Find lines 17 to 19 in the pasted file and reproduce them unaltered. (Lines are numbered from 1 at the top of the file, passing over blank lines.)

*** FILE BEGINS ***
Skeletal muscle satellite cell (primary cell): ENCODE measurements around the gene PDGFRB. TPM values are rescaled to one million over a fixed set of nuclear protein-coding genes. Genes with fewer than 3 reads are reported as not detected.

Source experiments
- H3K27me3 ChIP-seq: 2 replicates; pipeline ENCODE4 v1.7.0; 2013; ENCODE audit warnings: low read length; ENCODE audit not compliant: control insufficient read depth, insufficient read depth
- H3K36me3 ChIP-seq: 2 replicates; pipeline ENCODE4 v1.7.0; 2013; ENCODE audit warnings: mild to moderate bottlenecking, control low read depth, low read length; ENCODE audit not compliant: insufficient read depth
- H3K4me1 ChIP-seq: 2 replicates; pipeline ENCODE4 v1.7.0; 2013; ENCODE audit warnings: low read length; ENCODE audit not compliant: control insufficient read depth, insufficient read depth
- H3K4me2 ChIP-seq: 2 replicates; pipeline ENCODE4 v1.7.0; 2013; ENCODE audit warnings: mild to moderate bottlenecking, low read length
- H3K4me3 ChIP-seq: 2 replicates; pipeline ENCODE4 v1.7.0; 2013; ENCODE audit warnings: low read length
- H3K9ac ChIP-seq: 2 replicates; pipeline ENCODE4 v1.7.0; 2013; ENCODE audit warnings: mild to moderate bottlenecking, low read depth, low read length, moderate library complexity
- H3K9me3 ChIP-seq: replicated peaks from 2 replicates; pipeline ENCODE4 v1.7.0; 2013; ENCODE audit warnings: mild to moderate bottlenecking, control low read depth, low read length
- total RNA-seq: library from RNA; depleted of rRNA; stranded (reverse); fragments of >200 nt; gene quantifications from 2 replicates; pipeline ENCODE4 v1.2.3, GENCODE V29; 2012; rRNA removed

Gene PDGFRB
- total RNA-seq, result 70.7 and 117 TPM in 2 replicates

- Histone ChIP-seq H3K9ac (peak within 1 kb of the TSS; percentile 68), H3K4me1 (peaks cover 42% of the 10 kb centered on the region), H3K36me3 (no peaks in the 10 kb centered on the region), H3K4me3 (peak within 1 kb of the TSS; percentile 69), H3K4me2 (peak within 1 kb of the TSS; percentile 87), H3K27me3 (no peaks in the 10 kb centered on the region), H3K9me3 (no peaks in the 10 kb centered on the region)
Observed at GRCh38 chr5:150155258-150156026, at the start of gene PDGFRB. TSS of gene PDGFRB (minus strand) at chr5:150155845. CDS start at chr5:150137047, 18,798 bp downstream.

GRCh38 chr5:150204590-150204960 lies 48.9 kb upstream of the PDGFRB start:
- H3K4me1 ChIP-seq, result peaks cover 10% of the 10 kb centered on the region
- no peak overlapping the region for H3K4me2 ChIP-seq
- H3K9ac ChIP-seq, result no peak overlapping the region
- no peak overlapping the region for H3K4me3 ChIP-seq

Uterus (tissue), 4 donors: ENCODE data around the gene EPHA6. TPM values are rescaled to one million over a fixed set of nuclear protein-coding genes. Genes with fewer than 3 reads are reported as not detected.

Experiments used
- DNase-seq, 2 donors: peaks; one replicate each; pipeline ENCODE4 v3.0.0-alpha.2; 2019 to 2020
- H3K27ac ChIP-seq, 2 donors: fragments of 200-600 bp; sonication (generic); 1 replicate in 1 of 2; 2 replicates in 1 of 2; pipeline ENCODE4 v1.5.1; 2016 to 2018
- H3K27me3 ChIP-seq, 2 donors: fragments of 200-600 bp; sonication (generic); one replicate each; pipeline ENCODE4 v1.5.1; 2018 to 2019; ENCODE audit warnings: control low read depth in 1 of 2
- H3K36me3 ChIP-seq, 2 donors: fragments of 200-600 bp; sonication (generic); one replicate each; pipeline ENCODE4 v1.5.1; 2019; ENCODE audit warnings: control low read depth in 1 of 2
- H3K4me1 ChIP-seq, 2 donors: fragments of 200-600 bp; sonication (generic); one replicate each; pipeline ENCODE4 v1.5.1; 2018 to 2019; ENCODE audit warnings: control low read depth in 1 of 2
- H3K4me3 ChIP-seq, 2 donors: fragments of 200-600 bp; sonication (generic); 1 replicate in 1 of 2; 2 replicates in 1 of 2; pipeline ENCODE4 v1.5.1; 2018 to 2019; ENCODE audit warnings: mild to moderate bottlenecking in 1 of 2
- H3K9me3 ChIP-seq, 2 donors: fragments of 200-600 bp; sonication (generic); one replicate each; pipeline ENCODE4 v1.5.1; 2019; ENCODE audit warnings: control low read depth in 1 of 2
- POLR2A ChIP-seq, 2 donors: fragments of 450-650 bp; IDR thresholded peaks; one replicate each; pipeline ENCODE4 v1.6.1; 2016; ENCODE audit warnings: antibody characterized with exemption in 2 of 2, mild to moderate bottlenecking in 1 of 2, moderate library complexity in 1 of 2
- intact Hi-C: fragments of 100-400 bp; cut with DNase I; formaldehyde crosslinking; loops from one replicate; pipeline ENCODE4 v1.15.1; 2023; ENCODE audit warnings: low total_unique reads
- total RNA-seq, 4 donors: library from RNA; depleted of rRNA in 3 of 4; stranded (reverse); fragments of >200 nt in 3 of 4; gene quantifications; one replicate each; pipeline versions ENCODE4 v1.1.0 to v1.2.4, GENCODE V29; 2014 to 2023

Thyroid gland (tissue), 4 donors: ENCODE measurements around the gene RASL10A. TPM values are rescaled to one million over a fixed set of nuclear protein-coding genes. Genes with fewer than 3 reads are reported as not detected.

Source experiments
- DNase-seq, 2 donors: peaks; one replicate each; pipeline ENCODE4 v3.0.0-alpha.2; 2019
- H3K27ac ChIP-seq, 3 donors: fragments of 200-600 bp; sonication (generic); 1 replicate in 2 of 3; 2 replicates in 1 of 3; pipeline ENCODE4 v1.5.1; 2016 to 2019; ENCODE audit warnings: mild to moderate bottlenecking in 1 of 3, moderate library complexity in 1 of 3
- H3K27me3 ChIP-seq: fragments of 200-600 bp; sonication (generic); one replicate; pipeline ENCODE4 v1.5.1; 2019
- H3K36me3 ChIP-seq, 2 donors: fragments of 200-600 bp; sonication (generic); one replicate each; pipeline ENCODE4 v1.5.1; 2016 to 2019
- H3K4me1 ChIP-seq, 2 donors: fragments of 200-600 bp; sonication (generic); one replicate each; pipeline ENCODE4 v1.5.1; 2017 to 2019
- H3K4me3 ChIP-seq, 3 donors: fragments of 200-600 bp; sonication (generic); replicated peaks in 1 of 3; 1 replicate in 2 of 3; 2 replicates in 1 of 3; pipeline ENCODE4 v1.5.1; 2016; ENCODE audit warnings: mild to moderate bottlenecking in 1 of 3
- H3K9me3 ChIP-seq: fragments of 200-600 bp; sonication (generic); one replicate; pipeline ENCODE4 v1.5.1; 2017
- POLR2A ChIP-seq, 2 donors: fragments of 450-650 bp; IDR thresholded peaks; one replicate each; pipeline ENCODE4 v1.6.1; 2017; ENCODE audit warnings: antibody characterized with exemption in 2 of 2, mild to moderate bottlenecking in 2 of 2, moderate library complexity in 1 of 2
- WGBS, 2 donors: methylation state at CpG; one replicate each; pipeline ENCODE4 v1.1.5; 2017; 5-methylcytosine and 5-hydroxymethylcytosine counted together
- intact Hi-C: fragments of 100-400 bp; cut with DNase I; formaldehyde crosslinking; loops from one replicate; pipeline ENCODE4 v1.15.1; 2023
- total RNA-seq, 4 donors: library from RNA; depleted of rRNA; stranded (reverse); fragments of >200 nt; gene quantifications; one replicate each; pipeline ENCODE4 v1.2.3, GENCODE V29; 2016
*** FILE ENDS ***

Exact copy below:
- no peak overlapping the region for H3K4me2 ChIP-seq
- H3K9ac ChIP-seq, result no peak overlapping the region
- no peak overlapping the region for H3K4me3 ChIP-seq